What is value-based product management?
Tl;dr: Develop the offerings that people will buy, for a price commensurate with the benefit delivered, at a cost structure more favorable than the competition.
The value-based approach to product management provides product owners with guidance to focus on building the differentiated products and features that the firm can monetize with more favorable margins than their competitors. Businesses can prevent over-engineering their solutions and capture more of the value that they create when they build their solutions to value-based price points. Here are the five guiding principles of value-based product management:
Pricing the value delivered
Focus on pricing the benefits – not features and attributes. Quantify the value to be delivered to the segmented buyers and their willingness to pay for it
Pricing the segmented value
Align your pricing structure with by how different types of buyers benefit from your offering, differently
Pricing by the right metric
Identify the primary metric that scales your revenues as your customers’ benefits scale
Pricing for each product/service level
Optimize the caps and triggers for your product structure to fence the amount of value delivered at each product tier, service level, and price point
Pricing the future
Focus your product discovery and roadmap on solving for the value gaps that buyers have in your solution domain
At the heart of value-based product management is to have segmented adoption and margin goals so that product owners can better prioritize their roadmap and prevent over-engineering the solution with features and functionality that do not drive buyers’ willingness to pay. They also would be better off knowing the market-informed price points for building differentiation. Thomas Nagle and Reed Holden stated it best, in their Strategies and Tactics of Pricing:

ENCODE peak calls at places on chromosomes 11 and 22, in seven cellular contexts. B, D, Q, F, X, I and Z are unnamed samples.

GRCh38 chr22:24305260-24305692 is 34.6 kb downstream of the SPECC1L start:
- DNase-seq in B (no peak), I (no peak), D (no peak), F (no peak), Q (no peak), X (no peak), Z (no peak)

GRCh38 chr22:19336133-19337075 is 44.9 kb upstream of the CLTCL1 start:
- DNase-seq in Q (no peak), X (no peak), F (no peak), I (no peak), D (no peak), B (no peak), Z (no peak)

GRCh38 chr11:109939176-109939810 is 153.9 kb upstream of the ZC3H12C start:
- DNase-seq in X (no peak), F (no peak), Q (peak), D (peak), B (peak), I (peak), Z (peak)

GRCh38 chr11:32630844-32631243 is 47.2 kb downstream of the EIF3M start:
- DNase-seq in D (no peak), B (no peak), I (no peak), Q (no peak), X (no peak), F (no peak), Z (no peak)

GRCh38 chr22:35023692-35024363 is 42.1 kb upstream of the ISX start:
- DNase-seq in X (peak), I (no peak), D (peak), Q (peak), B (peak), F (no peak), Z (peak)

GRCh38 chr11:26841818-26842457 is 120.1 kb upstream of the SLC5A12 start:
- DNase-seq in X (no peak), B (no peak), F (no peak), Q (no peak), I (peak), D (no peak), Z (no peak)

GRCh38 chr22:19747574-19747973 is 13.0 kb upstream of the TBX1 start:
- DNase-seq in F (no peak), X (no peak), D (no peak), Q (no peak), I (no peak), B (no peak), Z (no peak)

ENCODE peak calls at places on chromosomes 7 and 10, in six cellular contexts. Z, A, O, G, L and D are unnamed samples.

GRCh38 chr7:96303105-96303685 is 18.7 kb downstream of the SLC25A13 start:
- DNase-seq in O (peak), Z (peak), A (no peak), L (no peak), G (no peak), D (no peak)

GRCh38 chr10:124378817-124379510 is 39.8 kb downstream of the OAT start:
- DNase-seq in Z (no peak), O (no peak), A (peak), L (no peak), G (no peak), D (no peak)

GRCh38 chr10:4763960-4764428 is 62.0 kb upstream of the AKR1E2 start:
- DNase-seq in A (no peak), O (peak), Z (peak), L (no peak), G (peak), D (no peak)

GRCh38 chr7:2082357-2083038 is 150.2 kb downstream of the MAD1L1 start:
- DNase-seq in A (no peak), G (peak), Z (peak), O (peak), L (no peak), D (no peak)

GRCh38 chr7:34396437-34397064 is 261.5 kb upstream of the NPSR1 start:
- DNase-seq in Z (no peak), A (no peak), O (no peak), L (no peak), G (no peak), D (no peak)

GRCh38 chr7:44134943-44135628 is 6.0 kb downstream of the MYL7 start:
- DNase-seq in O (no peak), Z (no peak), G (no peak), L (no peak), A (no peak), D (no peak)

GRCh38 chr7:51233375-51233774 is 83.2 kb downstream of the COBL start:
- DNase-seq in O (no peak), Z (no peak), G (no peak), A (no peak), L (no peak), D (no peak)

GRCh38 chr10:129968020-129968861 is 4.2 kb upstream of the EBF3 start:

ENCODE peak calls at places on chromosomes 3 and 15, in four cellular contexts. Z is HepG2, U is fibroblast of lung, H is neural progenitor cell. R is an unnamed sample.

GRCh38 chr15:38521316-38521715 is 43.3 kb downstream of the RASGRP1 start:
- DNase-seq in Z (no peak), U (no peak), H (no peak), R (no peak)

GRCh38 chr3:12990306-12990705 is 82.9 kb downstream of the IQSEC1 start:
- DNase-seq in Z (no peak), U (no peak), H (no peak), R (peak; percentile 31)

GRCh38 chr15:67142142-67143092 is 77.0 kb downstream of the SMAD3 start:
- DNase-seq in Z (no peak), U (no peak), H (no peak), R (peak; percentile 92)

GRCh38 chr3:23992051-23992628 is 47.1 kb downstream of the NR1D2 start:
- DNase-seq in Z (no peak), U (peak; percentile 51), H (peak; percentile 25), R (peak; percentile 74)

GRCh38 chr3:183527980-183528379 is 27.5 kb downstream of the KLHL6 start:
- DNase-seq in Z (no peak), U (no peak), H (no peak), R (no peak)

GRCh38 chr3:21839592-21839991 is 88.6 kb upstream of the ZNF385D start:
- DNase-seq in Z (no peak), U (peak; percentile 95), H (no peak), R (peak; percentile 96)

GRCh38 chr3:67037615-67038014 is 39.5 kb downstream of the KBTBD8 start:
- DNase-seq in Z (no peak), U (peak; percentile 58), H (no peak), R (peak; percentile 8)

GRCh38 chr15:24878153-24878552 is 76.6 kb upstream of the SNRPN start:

“Value-based companies challenge their engineers to develop products and services that can be produced at a cost low enough to make serving that market segment profitable at that target price.”
When product teams evaluate the product roadmap based on the economic value that the new feature and functionality will add, they accomplish two things. First, they utilize a quantifiable framework for their decision-making on the product development trade-offs. This is important because, in most organizations, different stakeholders may have different opinions about what matters the most or which feature will be most valuable to buyers. Determining which differentiated features will be built at which price point at the very beginning of the product journey will align your team on building the right solution and taking it to market successfully.
Second, starting the product journey with pricing requires that all your larger team is involved with your strategic direction from the get-go. Your marketing team will be able to evaluate the value gaps in the market while your sales team has customers’ ears on what innovation they’d value most, all the while your finance team makes sure the cost and partnership structures of the new direction are aligned with the long-term revenue and profit goals.
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